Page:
Once pandemic crisis fades Theobald hopes to work on unmanned aircraft systems
(March 27, 2020) Once life returns to normal and his schedule is not slammed dealing with the COVID-19 pandemic, Ocean City Emergency Services Director Joe Theobald hopes to continue development of a resort drone program.
“Over the years I’ve been monitoring other programs to see what direction they have been going, and quite frankly the technology has improved so much over the years, unmanned aircraft systems (UAS) is becoming a standard for public safety,” Theobald said.
Theobald said because Ocean City is the second most populated city in Maryland during the summer months he, the fire chiefs, the police chief and other department leaders agreed that drones would be essential, particularly during special events and mass gatherings.
“It gives us a view from the sky, not from the sidelines, to be able to see the big picture,” he said. “This gives us a whole different perspective for planning as well as modifying response plans on the fly if necessary.”
The city owns three, DJI Mavic 2 enterprise dual drones, purchased with a $13,000 grant from the U.S. Department of Homeland Security. Each drone cost roughly $2,600.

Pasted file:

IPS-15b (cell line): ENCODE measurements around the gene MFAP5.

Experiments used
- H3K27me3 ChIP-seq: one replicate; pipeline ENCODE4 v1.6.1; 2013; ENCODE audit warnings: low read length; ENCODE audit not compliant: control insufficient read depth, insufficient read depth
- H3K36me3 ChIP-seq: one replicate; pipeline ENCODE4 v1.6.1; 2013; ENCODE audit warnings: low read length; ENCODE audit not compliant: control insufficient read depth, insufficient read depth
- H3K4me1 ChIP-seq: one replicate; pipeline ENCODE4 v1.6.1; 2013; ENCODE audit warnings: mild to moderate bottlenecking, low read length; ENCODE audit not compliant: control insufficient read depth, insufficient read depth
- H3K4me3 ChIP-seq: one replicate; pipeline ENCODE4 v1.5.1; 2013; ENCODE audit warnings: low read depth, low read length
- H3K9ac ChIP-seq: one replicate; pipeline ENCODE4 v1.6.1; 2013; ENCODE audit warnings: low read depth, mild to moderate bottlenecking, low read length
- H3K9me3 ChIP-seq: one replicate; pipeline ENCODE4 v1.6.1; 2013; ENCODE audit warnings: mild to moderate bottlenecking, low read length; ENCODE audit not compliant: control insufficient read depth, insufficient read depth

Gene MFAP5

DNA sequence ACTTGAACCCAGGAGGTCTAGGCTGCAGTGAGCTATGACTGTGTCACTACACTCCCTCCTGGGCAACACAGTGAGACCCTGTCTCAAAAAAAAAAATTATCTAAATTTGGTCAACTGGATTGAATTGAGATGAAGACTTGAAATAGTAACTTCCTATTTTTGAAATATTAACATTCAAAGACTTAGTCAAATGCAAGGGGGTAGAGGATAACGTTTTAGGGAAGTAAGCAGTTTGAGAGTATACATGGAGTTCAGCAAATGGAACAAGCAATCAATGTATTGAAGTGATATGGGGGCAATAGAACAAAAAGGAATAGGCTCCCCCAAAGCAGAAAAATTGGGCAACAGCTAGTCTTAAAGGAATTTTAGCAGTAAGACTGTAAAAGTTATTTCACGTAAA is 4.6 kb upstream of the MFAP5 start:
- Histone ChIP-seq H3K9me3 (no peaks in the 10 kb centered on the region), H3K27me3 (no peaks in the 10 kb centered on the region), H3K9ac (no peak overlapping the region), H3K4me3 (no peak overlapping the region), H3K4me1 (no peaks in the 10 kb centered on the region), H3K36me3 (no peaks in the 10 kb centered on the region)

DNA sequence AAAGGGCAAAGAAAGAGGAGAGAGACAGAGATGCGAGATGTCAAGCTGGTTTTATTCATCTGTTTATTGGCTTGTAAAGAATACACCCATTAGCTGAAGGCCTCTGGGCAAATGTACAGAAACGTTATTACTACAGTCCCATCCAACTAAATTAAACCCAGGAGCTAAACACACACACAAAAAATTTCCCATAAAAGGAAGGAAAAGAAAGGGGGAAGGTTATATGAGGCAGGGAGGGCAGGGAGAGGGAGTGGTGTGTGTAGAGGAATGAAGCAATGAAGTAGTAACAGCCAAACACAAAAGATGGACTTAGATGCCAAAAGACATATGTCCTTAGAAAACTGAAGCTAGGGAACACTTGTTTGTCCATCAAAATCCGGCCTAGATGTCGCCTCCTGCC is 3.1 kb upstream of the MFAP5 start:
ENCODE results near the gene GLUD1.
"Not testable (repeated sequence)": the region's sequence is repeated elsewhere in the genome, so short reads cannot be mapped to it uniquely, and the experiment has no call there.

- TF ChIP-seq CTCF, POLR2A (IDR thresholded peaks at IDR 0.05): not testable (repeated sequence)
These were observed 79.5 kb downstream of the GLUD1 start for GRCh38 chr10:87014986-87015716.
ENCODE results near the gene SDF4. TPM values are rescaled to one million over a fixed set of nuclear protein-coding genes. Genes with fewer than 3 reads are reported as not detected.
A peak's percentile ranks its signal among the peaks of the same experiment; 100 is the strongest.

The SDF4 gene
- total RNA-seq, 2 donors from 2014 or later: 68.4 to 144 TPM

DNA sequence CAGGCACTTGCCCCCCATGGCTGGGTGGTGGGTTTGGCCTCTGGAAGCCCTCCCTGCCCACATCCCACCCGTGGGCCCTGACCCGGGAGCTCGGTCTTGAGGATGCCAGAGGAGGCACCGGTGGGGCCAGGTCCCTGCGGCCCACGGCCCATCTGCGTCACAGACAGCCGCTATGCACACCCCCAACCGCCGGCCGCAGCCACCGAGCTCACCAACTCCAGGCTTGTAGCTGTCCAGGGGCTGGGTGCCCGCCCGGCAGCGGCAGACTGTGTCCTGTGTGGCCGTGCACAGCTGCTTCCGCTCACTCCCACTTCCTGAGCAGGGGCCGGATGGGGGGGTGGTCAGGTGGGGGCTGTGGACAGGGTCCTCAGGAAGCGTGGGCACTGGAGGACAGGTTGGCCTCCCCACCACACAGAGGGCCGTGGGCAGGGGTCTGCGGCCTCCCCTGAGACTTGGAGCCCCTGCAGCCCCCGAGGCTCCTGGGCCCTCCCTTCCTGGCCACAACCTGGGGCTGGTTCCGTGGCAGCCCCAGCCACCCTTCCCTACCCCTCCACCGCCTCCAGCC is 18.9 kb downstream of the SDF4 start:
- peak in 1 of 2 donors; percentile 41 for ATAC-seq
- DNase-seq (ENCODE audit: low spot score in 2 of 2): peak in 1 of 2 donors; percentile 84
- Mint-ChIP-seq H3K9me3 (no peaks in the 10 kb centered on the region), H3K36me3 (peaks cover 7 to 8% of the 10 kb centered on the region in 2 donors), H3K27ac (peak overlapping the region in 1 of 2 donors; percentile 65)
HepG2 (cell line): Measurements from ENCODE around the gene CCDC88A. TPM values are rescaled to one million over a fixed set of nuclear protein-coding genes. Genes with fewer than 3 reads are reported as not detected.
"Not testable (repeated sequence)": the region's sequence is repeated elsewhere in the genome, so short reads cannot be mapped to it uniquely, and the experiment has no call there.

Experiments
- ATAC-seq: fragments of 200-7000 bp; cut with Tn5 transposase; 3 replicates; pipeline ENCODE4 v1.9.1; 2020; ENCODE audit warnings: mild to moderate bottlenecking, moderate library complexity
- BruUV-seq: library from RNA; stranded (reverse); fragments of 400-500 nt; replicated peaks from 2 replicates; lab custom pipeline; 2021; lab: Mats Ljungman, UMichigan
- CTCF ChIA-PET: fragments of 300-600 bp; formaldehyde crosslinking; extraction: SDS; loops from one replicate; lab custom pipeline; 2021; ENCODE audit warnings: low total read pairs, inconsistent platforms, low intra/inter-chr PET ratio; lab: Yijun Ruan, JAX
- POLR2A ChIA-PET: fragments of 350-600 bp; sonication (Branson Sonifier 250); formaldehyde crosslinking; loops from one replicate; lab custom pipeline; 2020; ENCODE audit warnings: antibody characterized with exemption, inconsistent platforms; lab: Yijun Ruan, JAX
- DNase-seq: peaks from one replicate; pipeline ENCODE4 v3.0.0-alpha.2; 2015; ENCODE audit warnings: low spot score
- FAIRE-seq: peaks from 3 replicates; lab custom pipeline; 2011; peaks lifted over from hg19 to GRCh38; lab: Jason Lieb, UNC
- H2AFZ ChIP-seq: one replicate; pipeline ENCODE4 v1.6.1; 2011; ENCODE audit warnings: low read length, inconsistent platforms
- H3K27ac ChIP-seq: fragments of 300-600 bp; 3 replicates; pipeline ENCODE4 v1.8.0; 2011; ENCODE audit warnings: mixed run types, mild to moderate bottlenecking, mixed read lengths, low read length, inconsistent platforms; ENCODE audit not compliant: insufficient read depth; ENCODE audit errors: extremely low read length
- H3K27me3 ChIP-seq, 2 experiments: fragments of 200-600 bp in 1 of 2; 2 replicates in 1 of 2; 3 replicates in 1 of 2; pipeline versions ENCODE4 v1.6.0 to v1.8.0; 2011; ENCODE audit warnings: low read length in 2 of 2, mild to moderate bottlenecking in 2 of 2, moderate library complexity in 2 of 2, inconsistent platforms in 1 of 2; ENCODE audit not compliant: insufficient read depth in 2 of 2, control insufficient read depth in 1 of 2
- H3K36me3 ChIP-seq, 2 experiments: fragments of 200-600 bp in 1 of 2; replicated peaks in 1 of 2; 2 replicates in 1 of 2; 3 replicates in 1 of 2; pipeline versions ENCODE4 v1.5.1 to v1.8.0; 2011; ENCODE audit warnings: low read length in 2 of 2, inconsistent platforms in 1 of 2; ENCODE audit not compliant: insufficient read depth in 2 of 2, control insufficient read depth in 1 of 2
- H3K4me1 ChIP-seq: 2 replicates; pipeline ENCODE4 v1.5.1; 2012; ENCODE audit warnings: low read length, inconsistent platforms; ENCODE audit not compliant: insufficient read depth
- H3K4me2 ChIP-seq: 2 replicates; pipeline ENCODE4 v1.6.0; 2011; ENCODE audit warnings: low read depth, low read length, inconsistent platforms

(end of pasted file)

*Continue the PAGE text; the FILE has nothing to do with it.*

The drones are equipped with a 2x optical zoom - 3x digital zoom camera capable of capturing high definition images and 4K video footage.
Additionally, the drones have thermal sensors, a spotlight and use GPS technology.
“It can be used for everything,” Theobald said. “Whether it be disaster response … [for] law enforcement it can be used for tactical situations, it’ll eventually be used for accident reconstruction on the highway … fire scene [overviews], hazmat situations, search and rescue — you just name it, [the uses] are endless.”
Theobald said procedures had been put in place to ensure deployment of the drones were approved by public safety leaders, and not just based on a whim by lower level employees.
“We want the command structures in all of the public safety disciplines to be involved in this and give the green light and OK that we’re going to put a drone up in the air. It’s not a decision that is made on the lower level,” Theobald said.
Nonetheless, Theobald hopes to see the drones used frequently.
“I do envision the program to continue to build out, and in the coming years it may be commonplace to see an aircraft in the sky. We have to crawl before we walk. There are certain larger governments that deploy UAS 24 hours a day, but that’s a long way off.”
Once the drone program is refined, Theobald said his biggest priority would be to educate the public about it and keep the program as transparent as possible.
“Part of the program is certainly public education and outreach that will be included as we unveil the program,” Theobald said. “As I’ve said previously, this was developed with civil liberties and privacy in place. The public doesn’t have to worry — if they see an aircraft in the air it’s up there for a purpose.”